Via David Mills, here’s something many of you may find provocative:
A respected Conservative clergyman, Gil Steinlauf, senior rabbi of Washington’s Adas Israel Congregation wrote his congregants a moving letter shortly after Yom Kippur. In it, he announced that he and his wife of 20 years, Batya, would be divorcing. That alone would have been surprise enough for his congregation, considering the model marriage, complete with three children, that he and his wife (also a Conservative rabbi and the head of an office of the local Jewish Community Relations Council) had forged. The Steinlaufs’ union had earned the respect and admiration of Adas Israel’s members.
What compounded the jolt, though, was the revelation of what had brought about the decision to divorce. In the husband’s words: “I have come to understand that I am gay.”
Even as an Orthodox rabbi and someone who considers living a homosexual life to be a sin, I could not help but feel anguished by the couple’s “heartbreaking decision,” in Rabbi Steinlauf’s words. He went on to characterize his marriage as one in which he and Batya, a wonderful woman… shared a love so deep and real,” in which, together, they “built a loving home with our children founded principally on the values and joys of Jewish life and tradition.”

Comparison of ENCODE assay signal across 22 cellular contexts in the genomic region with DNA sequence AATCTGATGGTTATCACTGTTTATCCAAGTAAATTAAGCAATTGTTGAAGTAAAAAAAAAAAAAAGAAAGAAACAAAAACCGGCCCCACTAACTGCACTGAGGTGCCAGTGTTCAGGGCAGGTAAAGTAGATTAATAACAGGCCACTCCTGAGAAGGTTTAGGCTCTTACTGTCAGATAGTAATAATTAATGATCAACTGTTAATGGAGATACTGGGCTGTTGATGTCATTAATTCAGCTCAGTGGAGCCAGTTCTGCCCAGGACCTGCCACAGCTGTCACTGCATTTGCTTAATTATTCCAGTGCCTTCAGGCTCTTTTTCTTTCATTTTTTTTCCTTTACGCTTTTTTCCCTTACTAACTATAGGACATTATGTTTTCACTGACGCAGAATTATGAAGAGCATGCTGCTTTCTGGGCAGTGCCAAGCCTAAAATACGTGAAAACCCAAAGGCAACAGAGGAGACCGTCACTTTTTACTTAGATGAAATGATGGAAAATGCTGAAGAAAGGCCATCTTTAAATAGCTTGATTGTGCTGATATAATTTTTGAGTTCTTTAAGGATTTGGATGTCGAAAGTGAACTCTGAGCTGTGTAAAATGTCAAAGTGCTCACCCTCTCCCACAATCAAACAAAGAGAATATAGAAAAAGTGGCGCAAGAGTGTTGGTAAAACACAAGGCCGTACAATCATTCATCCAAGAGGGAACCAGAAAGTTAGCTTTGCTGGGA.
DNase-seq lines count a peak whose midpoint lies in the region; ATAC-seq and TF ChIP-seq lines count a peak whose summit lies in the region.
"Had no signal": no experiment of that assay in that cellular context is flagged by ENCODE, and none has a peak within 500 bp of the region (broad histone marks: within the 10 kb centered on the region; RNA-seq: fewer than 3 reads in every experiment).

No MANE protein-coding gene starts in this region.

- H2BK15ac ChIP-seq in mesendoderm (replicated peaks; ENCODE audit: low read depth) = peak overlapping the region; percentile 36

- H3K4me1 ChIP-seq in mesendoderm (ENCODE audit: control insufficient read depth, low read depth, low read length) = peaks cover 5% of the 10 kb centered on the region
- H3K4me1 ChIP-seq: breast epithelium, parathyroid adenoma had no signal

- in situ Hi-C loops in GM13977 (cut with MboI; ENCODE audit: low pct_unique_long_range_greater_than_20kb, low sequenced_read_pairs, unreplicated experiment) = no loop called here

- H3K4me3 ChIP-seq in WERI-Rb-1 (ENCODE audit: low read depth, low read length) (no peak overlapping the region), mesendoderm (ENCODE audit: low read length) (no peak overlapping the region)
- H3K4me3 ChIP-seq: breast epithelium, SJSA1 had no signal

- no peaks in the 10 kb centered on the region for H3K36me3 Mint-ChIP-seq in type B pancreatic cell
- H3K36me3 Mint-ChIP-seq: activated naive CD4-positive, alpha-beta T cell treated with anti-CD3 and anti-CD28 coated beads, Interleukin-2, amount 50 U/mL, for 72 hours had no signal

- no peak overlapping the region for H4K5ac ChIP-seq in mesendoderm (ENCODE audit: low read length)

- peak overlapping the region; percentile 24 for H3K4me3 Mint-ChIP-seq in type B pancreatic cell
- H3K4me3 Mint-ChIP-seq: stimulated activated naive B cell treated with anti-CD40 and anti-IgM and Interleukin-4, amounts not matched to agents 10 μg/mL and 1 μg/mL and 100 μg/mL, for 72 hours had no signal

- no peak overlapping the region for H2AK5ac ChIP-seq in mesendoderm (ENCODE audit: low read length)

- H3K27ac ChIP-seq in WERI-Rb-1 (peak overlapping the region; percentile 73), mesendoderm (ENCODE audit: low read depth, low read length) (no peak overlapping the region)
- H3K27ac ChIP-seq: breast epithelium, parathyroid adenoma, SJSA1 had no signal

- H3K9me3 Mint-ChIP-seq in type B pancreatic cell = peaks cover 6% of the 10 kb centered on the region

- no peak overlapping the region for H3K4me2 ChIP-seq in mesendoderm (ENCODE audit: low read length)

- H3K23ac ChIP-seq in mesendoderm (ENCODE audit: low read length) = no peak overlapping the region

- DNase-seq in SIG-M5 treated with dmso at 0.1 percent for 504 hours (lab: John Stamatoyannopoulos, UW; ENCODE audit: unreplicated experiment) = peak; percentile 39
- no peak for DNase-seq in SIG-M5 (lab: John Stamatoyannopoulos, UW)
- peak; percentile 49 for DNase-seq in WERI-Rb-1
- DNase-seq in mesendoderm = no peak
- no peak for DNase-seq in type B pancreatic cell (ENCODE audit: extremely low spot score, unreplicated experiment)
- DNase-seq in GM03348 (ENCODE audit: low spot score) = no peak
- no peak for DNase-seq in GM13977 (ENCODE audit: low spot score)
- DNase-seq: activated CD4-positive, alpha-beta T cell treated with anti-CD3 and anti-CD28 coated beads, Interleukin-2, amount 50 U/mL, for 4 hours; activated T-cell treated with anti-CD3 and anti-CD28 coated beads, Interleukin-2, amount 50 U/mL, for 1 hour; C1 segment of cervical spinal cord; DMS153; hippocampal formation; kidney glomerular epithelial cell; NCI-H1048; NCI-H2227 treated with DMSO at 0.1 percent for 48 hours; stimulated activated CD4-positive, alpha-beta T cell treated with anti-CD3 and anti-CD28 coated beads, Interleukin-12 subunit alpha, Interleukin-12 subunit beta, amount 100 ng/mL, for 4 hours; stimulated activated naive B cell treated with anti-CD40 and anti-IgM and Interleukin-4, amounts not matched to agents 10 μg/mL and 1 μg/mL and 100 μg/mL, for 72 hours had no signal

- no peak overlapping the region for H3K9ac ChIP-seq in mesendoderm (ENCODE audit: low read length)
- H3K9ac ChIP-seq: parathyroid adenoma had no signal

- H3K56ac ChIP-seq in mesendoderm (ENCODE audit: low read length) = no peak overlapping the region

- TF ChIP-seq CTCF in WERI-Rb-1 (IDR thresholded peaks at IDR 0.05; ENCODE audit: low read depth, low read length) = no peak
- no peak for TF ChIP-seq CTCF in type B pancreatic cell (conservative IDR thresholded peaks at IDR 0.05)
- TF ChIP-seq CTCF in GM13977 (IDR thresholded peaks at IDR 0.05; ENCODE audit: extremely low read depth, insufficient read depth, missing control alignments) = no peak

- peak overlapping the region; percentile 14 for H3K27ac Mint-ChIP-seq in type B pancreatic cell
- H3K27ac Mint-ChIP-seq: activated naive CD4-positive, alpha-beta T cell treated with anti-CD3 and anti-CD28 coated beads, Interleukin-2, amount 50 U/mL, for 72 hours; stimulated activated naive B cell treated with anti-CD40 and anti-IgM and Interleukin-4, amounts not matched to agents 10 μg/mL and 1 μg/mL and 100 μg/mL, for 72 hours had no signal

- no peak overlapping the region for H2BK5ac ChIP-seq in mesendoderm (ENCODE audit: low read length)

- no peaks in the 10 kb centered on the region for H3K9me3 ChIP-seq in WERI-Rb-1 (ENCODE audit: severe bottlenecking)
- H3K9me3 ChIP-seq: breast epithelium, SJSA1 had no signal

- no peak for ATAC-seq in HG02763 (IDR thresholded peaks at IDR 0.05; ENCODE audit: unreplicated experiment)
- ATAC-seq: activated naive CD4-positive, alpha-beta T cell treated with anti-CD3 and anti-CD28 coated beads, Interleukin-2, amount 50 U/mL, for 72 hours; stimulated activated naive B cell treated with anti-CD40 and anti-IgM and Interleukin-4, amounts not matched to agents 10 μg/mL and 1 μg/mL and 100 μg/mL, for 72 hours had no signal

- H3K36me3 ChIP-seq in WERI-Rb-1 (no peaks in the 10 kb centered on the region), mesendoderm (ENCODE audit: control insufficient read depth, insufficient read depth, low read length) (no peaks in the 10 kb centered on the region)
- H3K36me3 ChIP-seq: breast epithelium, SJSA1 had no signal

Reading those words, I hurt for the husband, I hurt for the wife and I hurt for the children.
That’s Avi Shafran, writing at The Jewish Daily Forward last week. He continues:
But I also came to better grasp, and to bemoan, the yawning gulf between the Orthodox understanding of life — which I would argue is the historically Jewish one — and the contemporary take on what it means to have been entrusted with existence.
That chasm became apparent from another sentence in the rabbi’s letter. “The truth is,” he wrote, “that like anyone else, I have no choice but to live with the reality, or personal Torah, of my life.”
“Personal Torah.” What a jarring phrase, at least to ears like mine. Judaism for millennia has been predicated on the concept of Jews bending their personal wills to the will of God, of defying “realities,” not succumbing to them. The Orthodox world still hews to that foundational concept, given voice in our ancestors’ declaration at Sinai “We will do and we will hear” — which the Talmud understands as accepting the Torah’s laws even in the absence of our own understanding or our abilities to personally relate to them. In truth, most Jews, on one level or another, live that ideal. That is why they still circumcise their sons.
I don’t doubt for a moment that Rabbi Steinlauf has indeed faced a difficult struggle with same-sex attraction for many years. That says nothing bad about him, and his orientation is not his fault. But it is his challenge. And the Jewish response to challenge is to meet it. In the spirit of the Torah, the original one, not the “personal” one we might choose to write for ourselves.